February 18th, 2007


Golden Bears

I'm living a pretty hectic social whirl at the moment, with my ex-wife Shazna and her boyfriend Ron in town, my Hong Kong friend Cheung Lik too, and Hisae's classmate Miya accompanying us to a host of Berlinale (Berlin Film Festival) events.

The Golden Bear awards were announced last night, and we were pleased to see David Mackenzie honoured for best use of film music for his Domino Records and Franz Ferdinand-heavy soundtrack for Hallam Foe, which we saw on Friday night and enjoyed. Where else are you going to see the actor known for his role as the "little dancer" in Billy Elliot clambering over the rooftops of Edinburgh's old town, watching people having sex before he retreats to his home inside the clock face of the North British Hotel on Princes Street?

Here I am with director David Mackenzie at the after-screening party for Hallam Foe. When I asked him about the possibility of winning a Golden Bear he was modest and dismissive: "We're not really here to compete and win, just to get the film shown and see what other people have been up to." Congratulations anyway, David!

Although we didn't manage to see it, the Korean film I blogged about the other day, I Am A Cyborg, But That's OK won its director Park Chan-wook the Alfred Bauer Jury Prize, so we're happy about that too.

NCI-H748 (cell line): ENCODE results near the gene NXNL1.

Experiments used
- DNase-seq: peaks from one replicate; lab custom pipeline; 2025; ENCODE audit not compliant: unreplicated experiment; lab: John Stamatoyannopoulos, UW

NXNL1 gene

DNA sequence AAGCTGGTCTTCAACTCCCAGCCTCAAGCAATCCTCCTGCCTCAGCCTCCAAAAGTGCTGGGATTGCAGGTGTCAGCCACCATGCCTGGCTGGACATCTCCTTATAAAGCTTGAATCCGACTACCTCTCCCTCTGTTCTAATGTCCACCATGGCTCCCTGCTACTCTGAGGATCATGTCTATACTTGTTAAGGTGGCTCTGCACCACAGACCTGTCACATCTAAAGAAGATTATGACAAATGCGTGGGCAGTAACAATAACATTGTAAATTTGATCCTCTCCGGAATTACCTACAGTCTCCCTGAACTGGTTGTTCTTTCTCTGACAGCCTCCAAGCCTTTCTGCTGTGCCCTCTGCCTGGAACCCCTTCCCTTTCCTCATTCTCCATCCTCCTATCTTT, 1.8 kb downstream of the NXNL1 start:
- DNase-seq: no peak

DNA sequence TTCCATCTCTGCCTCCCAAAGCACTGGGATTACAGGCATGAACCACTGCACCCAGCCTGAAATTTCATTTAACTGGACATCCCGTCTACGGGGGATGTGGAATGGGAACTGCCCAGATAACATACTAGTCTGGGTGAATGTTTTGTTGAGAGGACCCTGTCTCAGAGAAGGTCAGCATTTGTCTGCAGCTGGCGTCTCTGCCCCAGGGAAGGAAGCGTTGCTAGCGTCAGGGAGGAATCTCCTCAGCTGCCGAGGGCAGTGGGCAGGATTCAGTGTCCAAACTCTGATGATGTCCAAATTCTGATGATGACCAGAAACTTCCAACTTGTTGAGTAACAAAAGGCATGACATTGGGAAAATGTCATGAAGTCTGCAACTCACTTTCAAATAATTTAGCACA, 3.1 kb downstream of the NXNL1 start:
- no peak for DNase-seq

But the film which undoubtedly made the biggest impact on us -- we saw it last night -- was Scott Walker: 30 Century Man, the documentary about the legendary avant crooner directed by Stephen Kijak, who very kindly led a group of six of us, all holding hands like pixies, through the big knot of people waiting to get into the sold out screening of his film last night, and walked us in to a row of comp seats.

The documentary -- with Scott's songs being pumped through the big Dolby 5:1 speakers -- was powerful and fascinating, featuring the likes of Bowie, Eno, Jarvis, Damon Albarn and Marc Almond detailing their first impressions of Walker's work. Neil Hannon is featured only on the DVD extras section, and David Sylvian not at all, although he apparently offered to be interviewed. Walker's managers thought that Scott "wouldn't be comfortable" with Sylvian's presence in the film. Perhaps David Bowie's presence as Executive Producer also had something to do with it: as we noted here on Christmas day, Bowie's absence from the video for Forbidden Colours is very noticeable. Poor Sylvian seems to be somewhat unpopular with his heroes.